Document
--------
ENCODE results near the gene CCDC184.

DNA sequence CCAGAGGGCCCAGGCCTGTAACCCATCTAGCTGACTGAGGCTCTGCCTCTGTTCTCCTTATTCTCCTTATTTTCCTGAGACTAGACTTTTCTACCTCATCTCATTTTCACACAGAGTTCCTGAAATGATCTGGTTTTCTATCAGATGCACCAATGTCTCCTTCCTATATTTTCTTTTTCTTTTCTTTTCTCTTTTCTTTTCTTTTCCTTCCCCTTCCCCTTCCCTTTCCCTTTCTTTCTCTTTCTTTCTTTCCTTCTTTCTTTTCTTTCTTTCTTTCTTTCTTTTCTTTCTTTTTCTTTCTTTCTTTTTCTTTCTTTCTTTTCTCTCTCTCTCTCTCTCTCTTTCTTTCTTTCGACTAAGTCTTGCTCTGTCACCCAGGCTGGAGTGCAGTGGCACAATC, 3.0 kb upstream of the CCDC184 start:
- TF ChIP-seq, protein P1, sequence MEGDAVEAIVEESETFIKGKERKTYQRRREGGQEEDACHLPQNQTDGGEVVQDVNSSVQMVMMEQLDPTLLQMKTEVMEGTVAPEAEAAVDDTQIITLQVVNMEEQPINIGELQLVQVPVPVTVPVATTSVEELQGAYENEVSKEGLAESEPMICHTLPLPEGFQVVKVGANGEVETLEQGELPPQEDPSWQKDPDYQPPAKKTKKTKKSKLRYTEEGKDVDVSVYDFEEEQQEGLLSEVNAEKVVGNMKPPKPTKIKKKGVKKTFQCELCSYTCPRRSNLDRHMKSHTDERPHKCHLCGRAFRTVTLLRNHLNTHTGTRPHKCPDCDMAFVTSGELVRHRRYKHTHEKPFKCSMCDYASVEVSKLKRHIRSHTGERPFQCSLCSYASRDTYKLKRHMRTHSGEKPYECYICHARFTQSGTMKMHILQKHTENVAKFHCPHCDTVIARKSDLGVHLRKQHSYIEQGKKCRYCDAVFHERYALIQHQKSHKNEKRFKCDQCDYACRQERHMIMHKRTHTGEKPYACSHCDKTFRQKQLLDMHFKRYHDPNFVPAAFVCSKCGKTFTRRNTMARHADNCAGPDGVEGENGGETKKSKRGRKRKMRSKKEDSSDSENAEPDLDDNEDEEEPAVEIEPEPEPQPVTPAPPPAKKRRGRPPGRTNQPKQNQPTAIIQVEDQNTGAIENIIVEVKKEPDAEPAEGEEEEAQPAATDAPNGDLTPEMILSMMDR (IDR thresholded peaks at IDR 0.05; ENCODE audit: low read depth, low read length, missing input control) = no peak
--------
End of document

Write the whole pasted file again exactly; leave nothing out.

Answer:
ENCODE results near the gene CCDC184.

DNA sequence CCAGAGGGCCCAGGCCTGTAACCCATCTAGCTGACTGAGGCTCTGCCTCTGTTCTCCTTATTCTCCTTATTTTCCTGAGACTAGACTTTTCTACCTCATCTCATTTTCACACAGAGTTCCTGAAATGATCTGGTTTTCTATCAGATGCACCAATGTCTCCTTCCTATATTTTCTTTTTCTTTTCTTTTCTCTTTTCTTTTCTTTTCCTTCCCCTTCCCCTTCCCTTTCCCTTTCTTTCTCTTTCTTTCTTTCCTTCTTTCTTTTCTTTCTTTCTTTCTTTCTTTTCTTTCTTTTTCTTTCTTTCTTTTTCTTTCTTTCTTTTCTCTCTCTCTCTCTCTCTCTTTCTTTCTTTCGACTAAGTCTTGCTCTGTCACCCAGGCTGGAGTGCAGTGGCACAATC, 3.0 kb upstream of the CCDC184 start:
- TF ChIP-seq, protein P1, sequence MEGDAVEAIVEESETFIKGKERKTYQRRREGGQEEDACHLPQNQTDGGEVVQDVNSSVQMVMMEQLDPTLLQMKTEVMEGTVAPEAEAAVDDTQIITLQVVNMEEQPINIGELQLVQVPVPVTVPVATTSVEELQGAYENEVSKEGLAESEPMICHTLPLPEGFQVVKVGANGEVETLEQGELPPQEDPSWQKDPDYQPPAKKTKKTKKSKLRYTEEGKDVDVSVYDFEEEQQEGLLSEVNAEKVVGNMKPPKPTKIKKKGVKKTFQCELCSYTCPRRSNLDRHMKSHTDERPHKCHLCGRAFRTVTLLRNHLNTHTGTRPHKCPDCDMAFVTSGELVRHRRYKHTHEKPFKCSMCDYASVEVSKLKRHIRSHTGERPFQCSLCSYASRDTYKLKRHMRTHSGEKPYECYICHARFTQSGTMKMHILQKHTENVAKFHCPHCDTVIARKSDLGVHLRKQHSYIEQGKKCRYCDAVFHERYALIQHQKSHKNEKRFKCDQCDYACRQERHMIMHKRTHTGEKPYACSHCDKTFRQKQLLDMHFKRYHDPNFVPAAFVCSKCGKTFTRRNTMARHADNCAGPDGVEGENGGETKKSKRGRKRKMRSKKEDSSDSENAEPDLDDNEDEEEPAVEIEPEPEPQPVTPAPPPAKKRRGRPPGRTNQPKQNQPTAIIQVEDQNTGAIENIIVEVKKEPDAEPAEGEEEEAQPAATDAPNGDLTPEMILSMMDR (IDR thresholded peaks at IDR 0.05; ENCODE audit: low read depth, low read length, missing input control) = no peak